Hemophiliacs in Scotland Infected With Hepatitis C Through Contaminated Blood to Receive Compensation; Similar Funds Denied in England and Wales
Although hemophiliacs in Scotland who contracted hepatitis C through contaminated blood transfusions will likely receive compensation from Scottish officials, there are no plans for the U.K. government to offer similar compensation to hemophiliacs in England and Wales, the Guardian reports. The Scottish Executive issued a report recommending that a fund be established immediately to provide compensation to people with hepatitis C in Scotland who can "prove" that they were given contaminated blood or blood products by the United Kingdom's National Health Service (Boseley, Guardian, 11/7). An estimated 300 Scots contracted the virus through blood transfusions before the Scottish National Health Service instituted blood screening procedures in the early 1990s. In October 2001, Scottish Health Minister Susan Deacon ordered NHS lawyers to begin negotiating settlements with those who contracted the disease from transfusions after March 1988 and sought legal compensation under the Consumer Protection Act (Kaiser Daily HIV/AIDS Report, 10/5/01).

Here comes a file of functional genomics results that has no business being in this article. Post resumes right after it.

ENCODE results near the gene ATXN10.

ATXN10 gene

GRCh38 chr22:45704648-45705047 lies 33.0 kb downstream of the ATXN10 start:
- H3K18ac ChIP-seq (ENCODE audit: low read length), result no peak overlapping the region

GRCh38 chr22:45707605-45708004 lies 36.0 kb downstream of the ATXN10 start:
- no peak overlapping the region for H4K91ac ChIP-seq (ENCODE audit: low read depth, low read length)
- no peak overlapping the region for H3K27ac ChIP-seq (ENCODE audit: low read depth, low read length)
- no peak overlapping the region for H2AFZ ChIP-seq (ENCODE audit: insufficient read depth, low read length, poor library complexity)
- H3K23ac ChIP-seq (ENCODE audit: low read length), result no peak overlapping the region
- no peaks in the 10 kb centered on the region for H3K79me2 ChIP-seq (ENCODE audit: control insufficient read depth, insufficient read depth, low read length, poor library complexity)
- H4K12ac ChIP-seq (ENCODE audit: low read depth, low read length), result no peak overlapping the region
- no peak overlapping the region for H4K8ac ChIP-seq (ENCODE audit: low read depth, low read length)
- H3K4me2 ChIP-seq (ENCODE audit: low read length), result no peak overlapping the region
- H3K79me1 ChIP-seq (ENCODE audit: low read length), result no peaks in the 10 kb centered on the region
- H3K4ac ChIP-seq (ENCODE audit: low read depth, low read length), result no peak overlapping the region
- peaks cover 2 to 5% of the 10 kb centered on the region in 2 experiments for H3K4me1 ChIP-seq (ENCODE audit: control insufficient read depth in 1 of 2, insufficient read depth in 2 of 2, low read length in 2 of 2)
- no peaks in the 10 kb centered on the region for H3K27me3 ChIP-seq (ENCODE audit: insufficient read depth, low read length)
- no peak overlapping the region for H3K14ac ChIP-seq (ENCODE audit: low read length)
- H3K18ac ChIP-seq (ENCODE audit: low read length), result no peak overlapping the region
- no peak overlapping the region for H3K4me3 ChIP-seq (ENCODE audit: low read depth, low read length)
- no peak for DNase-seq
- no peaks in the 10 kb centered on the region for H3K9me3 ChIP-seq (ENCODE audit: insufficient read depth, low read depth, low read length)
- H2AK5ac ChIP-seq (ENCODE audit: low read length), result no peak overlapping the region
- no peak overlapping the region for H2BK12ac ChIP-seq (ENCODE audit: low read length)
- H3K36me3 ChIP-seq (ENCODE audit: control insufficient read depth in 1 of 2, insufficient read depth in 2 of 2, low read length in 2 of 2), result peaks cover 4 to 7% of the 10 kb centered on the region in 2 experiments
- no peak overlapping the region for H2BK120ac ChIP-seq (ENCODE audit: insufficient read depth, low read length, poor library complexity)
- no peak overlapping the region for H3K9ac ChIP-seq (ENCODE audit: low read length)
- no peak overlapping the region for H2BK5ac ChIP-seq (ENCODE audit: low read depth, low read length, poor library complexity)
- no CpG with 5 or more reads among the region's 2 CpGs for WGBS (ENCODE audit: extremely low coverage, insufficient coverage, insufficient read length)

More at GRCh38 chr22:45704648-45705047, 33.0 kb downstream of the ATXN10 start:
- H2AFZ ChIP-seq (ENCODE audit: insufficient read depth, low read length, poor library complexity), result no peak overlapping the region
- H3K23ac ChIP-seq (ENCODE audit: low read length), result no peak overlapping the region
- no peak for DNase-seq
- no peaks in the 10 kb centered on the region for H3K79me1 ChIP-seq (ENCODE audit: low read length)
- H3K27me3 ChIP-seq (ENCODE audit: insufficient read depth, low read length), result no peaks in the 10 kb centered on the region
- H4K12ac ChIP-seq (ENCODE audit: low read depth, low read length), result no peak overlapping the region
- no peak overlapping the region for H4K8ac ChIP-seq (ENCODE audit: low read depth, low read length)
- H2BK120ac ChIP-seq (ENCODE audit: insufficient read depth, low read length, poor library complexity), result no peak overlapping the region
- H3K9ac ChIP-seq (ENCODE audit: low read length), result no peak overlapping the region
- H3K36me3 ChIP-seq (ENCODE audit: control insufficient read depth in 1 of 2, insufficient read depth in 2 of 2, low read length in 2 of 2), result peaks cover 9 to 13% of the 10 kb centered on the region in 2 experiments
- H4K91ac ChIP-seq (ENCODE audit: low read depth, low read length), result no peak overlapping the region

'No Case' Against NHS
The U.K. NHS stated yesterday that hemophiliacs in England and Wales who contracted hepatitis C through blood transfusions "had no case" for compensation by NHS, stating that the infections occurred "at a time when the NHS did not know that the blood was tainted." A statement issued by the NHS said, "We deeply regret that so many people were infected. However this government and its predecessor have held that compensation is only paid to patients when the NHS has been at fault, and that an exception to this rule is not justified in the case of people with hepatitis C." The disparity in compensation between Scotland and England and Wales has angered hemophiliacs and other patient advocates. The Hemophilia Society has proposed an $82 million program that would provide compensation for all hemophiliacs in the United Kingdom who contracted the disease (Guardian, 11/7).